"They'd forgotten those songs existed." *
With Jello Biafra and the Melvins, Biafra and the Axis of Merry Evildoers, the Melvins, and (Mon/16) Drunk Injuns and Los Olvidados, and (Tues/17) Triclops! and Akimbo
Mon/16Tues/17, 8 p.m., $22-$40
Great American Music Hall
859 O'Farrell, SF
COUNTRY TEASIN' WITH NEIL HAMBURGER
Moanin' and groanin' has never been so hammily hilarious. Comedian Neil Hamburger has a brand new hat namely, a sorry-ass Stetson to go along with his new bag: the recently released Neil Hamburger Sings Country Winners (Drag City). Teaming with longtime Bay Areaite Dave Gleason on guitar, Amoeba Music co-honcho Joe Goldmark on pedal steel, and Todd Rundgren cohort Prairie Prince on drums, Hamburger, a.k.a. onetime Bay stalwart Gregg Turkington, plans to stir misery-loving odes to classic backwoods grimness ("Please Ask That Clown to Stop Crying") into his archetypal miasma of whining/joke-telling during his present tour. So why turn to C&W, which currently seems to consist of "songs about shopping," rather than tears, beer, and chicken dinners? "A lot of rock 'n' roll is just people screaming," groans Hamburger from Los Angeles, far from the SF storage locker he claims to have once dwelt in. "You hear enough of that in San Francisco on the streets. With those big, bushy beards and screaming what's the difference between a contingent of homeless guys carrying signs and the Doobie Brothers?"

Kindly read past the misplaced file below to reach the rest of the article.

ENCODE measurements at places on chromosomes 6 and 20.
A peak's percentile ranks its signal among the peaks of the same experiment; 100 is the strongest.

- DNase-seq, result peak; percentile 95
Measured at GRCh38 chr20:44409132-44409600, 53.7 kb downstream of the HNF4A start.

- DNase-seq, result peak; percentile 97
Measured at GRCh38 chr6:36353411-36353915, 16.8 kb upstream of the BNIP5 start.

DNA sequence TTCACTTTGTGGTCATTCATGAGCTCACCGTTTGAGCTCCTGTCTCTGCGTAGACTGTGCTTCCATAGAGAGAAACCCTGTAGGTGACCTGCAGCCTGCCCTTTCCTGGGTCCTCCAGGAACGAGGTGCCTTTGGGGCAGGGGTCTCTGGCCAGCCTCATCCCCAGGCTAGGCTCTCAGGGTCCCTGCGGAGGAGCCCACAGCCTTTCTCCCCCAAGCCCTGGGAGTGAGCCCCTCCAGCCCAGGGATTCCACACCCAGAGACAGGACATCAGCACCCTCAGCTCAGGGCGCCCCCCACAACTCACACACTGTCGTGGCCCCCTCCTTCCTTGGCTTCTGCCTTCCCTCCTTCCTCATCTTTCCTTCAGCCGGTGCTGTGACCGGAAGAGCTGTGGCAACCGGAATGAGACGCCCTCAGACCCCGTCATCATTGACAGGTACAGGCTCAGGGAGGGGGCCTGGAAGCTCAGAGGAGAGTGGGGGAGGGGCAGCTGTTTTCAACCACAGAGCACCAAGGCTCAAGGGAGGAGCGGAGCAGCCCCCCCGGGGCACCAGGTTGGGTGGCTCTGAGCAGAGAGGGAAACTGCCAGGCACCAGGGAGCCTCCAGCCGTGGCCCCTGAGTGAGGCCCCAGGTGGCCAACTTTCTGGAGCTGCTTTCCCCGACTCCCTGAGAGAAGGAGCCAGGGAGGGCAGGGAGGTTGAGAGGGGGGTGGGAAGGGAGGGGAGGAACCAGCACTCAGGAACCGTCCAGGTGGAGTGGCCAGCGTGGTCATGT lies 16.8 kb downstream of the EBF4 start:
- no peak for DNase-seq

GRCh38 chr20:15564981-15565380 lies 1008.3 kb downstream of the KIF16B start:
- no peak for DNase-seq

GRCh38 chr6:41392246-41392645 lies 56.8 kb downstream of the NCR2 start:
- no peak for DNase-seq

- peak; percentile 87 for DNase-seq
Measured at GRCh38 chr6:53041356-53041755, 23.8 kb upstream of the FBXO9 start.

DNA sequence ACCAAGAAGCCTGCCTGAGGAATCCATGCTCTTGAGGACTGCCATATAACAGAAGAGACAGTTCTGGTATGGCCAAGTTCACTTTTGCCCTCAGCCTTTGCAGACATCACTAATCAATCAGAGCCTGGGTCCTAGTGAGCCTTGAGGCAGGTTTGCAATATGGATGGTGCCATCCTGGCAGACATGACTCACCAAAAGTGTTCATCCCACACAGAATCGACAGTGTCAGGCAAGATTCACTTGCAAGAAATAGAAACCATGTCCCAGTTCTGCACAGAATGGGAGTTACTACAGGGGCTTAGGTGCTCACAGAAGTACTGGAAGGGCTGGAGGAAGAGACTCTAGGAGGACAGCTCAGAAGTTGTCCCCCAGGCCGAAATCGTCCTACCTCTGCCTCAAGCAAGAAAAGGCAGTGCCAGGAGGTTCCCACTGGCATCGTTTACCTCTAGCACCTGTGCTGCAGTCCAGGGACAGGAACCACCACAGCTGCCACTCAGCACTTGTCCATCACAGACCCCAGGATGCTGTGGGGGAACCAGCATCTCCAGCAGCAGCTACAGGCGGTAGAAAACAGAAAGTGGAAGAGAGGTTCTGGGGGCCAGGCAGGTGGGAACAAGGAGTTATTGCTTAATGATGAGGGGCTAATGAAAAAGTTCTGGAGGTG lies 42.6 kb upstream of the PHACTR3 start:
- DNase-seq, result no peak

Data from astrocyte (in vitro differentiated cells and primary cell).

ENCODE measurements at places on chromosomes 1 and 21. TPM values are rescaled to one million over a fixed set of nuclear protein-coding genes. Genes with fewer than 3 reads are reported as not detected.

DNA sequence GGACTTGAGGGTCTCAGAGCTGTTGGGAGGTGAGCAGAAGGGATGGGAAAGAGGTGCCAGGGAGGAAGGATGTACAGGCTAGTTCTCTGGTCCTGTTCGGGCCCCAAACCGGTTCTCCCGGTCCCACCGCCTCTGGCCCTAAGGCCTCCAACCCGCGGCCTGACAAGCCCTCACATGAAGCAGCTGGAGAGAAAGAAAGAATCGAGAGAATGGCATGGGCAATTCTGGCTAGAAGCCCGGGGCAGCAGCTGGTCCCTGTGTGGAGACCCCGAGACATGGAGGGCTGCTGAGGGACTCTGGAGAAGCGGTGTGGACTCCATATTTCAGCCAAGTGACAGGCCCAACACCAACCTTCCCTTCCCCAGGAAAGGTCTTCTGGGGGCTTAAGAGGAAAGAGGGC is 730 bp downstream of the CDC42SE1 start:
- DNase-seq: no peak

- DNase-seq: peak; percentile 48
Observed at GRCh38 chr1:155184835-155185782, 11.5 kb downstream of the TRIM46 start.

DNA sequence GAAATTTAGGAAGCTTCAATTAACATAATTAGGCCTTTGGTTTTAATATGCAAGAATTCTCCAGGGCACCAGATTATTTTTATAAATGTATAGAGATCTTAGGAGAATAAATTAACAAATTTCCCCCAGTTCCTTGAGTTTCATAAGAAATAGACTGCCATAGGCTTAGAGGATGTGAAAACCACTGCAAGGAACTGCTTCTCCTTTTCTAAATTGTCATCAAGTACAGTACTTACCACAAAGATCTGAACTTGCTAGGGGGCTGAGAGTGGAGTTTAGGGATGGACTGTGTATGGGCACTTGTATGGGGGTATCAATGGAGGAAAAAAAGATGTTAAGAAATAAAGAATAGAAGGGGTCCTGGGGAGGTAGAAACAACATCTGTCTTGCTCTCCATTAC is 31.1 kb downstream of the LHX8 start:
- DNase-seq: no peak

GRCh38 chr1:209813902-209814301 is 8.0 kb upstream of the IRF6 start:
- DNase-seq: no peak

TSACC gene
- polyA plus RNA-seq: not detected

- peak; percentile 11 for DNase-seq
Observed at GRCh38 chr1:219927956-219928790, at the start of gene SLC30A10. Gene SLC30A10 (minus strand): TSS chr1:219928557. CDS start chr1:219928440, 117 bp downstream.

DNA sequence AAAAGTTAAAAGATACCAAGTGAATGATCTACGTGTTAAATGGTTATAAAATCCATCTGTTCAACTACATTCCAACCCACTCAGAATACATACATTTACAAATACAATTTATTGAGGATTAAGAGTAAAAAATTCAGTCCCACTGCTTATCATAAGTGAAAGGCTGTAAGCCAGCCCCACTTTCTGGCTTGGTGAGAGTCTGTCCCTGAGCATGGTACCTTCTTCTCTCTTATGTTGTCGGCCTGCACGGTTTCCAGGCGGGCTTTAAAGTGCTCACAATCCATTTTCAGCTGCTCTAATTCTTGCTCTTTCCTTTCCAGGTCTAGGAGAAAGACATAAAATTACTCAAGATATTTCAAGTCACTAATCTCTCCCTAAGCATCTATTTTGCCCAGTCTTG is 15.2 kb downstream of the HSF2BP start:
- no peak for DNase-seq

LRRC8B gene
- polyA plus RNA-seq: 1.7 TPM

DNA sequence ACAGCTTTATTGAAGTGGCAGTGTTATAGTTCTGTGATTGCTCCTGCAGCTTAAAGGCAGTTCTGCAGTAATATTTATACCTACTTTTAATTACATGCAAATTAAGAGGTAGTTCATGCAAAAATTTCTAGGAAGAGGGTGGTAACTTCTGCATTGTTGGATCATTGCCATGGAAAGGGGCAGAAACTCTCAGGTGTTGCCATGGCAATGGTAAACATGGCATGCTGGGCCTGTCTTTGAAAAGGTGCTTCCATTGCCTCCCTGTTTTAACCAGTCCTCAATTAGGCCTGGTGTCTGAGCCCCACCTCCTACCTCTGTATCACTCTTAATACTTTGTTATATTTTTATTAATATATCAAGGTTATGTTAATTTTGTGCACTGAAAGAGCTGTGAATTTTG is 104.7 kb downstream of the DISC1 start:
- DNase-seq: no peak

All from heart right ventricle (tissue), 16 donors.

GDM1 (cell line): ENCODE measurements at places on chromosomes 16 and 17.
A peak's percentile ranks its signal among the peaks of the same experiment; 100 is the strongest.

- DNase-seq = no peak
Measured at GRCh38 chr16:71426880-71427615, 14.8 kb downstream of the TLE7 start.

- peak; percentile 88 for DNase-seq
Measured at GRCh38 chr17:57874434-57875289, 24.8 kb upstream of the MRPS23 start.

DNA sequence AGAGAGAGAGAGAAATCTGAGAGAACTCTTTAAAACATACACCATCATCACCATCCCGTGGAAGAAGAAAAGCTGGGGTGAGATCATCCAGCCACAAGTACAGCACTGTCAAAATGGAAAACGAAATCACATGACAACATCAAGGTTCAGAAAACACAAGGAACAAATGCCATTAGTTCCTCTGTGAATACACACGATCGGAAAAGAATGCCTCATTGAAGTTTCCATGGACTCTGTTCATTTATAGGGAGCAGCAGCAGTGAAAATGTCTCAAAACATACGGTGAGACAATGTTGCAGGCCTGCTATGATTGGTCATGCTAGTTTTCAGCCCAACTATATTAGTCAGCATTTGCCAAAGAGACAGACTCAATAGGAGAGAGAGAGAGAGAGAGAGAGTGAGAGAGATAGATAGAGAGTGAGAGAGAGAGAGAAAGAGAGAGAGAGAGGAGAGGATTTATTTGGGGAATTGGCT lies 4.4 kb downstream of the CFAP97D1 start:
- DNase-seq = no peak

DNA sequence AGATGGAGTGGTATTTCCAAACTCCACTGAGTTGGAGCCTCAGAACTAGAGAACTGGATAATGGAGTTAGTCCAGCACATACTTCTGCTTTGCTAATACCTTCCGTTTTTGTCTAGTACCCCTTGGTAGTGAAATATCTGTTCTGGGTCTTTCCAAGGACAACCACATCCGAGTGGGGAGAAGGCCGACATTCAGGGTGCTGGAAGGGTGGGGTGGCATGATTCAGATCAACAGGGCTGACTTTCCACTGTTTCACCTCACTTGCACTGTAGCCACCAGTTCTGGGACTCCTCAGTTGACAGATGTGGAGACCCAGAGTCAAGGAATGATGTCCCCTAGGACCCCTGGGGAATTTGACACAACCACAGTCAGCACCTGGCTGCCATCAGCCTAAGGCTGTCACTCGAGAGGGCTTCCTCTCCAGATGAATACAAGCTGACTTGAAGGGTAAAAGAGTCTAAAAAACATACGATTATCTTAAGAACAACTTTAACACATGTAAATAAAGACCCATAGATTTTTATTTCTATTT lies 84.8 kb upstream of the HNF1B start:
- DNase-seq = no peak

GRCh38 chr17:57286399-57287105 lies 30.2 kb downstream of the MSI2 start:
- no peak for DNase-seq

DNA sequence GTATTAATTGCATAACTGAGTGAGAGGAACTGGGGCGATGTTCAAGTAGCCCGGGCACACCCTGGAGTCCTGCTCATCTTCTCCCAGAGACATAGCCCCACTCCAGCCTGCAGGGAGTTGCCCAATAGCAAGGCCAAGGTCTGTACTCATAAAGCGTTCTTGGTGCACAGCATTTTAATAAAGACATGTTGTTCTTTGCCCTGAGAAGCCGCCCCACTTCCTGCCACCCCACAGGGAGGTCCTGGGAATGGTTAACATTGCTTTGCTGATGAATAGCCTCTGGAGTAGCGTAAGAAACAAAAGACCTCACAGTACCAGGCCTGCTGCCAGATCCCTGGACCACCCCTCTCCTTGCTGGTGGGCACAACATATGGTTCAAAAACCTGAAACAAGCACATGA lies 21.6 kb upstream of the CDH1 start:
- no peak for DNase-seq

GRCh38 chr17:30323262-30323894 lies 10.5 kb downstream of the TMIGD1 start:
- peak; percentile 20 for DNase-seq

June 11, 9 p.m., $13<\d>$15. Great American Music Hall, 859 O'Farrell, SF. (415) 885-0750, www.gamh.com
IT'S TIME FOR TIMES NEW VIKING
They may be pegged as part of the so-called shitgaze underground thanks to their pals in Psychedelic Horseshit who coined the term but Columbus, Ohio, trio Times New Viking are as grounded as a trio of Midwestern ex-art-schoolers can be. Keyboardist Beth Murphy met guitarist Jared Phillips and drummer Adam Elliott while attending Columbus College of Art and Design, and the three found that their education came in handy when it came to playing together nicely and noisily, particularly on their new Matador album, Rip It Off. "When you're in art school you're always forced to critique your work and think about everything you're doing," Murphy, 26, explains from her hometown. "That got, like, really annoying to have to validate every mark you made. But now I think it's kind of like ingrained in us, so we can't help but think about every aspect of what we do." Their creative approach to music-making? "One of the first rules we set up was 300 percent creative control," she says. "We all have 100 percent say in everything, and we don't ever tell each other what to do."
With Hank IV, Psychedelic Horseshit, and Fabulous Diamonds. Fri/13, 9 p.m., $12. Bottom of the Hill, 1233 17th St., SF. www.bottomofthehill.com